So, the MPC-500 is now up on the Akai site with full specs, and Harmony Central, which drops the small bombshell of the price: $1,299 (see updates below). Yes, that's $300 more than the street price for a new MPC1000 (and just $200 less than the list price). If that price sticks (and HC aren't just wrong), you'll need to be either a) Really, really keen to carry your MPC about or b) Insane to buy one of these. And damn, that screen looks awful. In a world where you can buy mp3 players with full colour OLED screens for £25 on eBay, it's just embarrassing. (Thanks, Roger from Viper Fantastic)
UPDATE: Real world prices: Digital Village have £549, and Akai are saying that the US street price will be $799.
Monday, September 18, 2006
Once again, Moogulator gets the scoop on Creamware's new Klangbox range, which are the essentially the ASB range of little hardware emulations of vintage synths (Pro 5, Arp 2600, MiniMoog, Hammond B3), in 1U boxes without any knobs. I'm not sure that doesn't completely defeat the object of these things (why not just use a VST?) but there's something imposing about those blank rack panels. Shame the typography on the front can't match up to the wonderful product name. Price should be €444.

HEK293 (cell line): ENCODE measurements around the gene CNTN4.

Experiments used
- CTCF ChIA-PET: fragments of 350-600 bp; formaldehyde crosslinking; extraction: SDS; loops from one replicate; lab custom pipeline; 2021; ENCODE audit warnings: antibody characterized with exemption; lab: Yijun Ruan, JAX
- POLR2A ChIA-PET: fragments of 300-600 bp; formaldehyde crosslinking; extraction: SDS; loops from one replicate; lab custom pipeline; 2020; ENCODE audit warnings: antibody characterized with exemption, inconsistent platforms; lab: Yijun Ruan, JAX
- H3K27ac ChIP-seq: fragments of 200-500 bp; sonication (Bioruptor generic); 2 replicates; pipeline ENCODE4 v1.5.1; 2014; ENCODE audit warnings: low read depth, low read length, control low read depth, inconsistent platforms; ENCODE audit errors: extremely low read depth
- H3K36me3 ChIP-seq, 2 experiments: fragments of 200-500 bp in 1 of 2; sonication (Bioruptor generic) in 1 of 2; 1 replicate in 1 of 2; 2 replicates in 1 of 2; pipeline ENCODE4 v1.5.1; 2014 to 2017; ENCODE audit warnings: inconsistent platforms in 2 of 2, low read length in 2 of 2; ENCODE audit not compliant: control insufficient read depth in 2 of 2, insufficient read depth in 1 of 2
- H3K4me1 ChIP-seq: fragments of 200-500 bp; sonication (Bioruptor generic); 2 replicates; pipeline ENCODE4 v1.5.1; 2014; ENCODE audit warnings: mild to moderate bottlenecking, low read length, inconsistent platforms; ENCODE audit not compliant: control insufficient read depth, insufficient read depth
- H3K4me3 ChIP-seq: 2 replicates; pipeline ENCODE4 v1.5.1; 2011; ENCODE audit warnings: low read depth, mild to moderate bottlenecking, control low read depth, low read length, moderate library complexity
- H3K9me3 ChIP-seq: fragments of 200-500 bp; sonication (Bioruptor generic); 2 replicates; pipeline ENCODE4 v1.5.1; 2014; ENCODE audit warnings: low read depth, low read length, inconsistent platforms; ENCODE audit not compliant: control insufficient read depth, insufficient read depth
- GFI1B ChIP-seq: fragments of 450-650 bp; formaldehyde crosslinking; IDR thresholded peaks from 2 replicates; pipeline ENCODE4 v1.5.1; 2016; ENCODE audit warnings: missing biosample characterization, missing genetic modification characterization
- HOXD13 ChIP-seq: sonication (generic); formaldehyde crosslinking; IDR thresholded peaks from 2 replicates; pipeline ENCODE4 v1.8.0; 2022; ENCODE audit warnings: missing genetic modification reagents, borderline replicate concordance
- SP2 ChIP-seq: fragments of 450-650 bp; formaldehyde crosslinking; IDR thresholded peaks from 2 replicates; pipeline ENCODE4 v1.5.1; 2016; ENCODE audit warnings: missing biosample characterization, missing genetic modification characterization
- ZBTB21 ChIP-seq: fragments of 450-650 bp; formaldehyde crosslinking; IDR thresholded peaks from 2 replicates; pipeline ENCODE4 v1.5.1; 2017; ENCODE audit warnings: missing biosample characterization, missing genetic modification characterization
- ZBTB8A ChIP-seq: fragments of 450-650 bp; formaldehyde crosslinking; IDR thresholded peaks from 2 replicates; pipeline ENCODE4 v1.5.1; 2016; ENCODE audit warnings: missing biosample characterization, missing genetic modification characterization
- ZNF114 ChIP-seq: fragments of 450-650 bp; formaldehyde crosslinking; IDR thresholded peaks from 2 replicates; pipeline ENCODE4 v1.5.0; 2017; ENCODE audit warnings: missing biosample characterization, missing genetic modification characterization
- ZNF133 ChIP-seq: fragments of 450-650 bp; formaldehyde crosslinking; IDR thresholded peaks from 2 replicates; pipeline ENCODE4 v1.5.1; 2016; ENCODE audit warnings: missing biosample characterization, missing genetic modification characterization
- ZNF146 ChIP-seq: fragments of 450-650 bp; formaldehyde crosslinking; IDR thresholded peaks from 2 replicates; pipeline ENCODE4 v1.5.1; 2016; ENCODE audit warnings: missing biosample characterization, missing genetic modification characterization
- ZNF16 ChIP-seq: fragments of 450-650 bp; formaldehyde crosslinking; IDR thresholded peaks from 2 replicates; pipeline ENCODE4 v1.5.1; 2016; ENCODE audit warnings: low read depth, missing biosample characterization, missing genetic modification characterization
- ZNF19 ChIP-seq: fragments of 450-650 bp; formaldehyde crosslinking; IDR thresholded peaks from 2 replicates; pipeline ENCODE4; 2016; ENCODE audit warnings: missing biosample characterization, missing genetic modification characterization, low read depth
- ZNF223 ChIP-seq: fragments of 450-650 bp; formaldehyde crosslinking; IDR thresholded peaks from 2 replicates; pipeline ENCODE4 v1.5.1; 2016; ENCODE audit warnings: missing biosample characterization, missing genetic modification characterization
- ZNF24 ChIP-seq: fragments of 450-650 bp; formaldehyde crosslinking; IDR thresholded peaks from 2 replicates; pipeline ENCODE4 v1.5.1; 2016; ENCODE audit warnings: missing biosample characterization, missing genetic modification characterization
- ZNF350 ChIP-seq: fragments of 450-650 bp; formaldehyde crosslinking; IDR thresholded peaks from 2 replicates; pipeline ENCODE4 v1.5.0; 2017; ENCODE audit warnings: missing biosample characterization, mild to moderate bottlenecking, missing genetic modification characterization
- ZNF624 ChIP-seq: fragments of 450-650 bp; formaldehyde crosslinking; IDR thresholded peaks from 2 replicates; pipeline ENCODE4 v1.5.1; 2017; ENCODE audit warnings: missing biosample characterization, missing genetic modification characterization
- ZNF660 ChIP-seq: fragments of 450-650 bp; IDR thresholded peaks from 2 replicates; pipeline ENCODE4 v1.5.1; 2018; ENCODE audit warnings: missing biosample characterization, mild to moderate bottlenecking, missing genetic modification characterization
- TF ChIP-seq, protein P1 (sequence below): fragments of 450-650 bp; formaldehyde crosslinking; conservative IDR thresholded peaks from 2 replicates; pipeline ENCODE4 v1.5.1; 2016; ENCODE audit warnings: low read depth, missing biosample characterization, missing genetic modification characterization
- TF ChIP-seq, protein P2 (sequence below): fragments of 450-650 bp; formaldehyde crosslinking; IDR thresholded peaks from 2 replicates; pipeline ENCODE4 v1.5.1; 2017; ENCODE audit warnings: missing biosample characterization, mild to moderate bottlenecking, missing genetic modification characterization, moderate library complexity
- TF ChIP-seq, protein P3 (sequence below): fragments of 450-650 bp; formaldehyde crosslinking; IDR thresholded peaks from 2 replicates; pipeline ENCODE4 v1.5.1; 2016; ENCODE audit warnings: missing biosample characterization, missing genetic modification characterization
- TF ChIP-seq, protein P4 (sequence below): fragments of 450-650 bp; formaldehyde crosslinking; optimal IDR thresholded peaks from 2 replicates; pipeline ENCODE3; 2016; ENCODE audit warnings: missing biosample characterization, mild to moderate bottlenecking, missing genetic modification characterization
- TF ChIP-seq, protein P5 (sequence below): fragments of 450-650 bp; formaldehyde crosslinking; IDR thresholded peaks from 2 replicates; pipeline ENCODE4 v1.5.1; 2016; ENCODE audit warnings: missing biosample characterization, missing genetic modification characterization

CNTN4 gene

So here it is. The first shots of the MPC-500 pocket-sized sampler/drum machine have leaked to the MPC Forums. It has twelve pads. Runs off 6xAA batteries. Stereo ins and outs on 1/4" jacks. Nice MPC-2500 style cursors, which are missing from the MPC1000. No word yet on sample time, or storage, although a CF card seems likely. I can't see a USB port, but it seems very likely.
The tiny LCD display (with switchable backlight) means the wonderful screen/soft-button interface (in place since the MPC3000) is lost, partially replaced by new single function buttons (the ubiquitous 'window' button is also gone). I'm not sure about the three-in-a-row pad arrangement. One of the most fun things to do on an MPC is playing slices of loop samples across the pads. The 4x4 grid works very well for 4/4 time signatures. Perhaps Akai are expecting a waltz revival? Price seems to be settling at $749, although that, like everything is TBC. Fans of conspiracy theories will note that this leak comes just 48 hours before version 1.0 of the hacked MPC1000 OS is released by JJ...
Sunday, September 17, 2006
Amin wrote to me about his friend Aboozar. Aboozar lives in Mashhad, Iran's second city, close to the borders with Turkmenistan and Afghanistan. It's a pilgrimage centre, built around an enormous shrine. Aboozar is a traditional musician, who is almost completely blind, but he's found ways to use his computer to make dance music. You can hear his tracks here at his UK-hosted website. Amir says "he has problem with religious atmosphere in his hometown, Mashhad, which depicts music as an unholy thing." What's interesting about Aboozar isn't that his music is great (it's rather generic Euro-trance), or that he's doing it in a clever way (he uses the not-so-great Dance eJay 3 software). It's that Aboozar is pretty much exactly like you or me, which you don't alway hear about Iranians...
Thursday, September 14, 2006